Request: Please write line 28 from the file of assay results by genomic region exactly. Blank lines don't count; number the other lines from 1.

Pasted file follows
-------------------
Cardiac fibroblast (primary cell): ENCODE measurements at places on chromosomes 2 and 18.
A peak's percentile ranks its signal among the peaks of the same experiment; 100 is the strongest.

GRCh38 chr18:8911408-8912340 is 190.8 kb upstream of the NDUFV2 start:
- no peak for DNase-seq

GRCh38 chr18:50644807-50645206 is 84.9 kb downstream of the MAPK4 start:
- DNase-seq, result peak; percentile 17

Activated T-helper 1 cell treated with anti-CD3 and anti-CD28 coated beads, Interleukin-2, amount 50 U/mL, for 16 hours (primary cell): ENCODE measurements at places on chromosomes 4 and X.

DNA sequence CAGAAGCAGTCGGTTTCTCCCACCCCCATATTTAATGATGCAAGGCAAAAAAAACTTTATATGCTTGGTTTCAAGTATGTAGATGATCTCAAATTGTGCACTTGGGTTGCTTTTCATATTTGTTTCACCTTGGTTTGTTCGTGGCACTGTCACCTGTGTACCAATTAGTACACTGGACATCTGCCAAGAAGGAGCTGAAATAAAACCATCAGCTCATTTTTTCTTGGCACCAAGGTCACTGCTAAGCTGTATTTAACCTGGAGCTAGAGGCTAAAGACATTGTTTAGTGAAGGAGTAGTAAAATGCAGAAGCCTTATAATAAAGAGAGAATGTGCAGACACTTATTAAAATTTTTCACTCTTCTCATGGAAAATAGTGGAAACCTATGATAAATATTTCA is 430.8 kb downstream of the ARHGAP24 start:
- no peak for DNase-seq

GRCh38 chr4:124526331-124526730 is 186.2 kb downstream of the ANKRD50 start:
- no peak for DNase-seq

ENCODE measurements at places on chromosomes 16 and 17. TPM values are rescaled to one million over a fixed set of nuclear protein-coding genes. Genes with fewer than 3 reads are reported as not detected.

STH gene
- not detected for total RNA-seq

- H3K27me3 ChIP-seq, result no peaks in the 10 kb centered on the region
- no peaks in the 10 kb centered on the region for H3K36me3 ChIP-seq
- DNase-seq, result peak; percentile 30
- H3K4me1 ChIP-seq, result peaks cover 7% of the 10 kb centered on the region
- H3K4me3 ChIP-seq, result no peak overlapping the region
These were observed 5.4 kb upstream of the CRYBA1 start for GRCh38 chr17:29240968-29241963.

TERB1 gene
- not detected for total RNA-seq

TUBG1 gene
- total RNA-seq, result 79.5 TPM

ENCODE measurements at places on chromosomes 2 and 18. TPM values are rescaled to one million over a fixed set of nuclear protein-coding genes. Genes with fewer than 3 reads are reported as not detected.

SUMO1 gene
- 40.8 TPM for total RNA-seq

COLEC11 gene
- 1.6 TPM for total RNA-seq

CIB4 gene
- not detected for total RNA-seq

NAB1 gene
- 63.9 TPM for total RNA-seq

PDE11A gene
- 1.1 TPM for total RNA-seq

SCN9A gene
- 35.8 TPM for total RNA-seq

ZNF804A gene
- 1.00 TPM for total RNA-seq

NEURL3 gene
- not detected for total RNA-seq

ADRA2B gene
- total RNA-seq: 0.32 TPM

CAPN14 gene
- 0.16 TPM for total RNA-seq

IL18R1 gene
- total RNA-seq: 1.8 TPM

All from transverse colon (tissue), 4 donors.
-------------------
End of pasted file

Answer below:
COLEC11 gene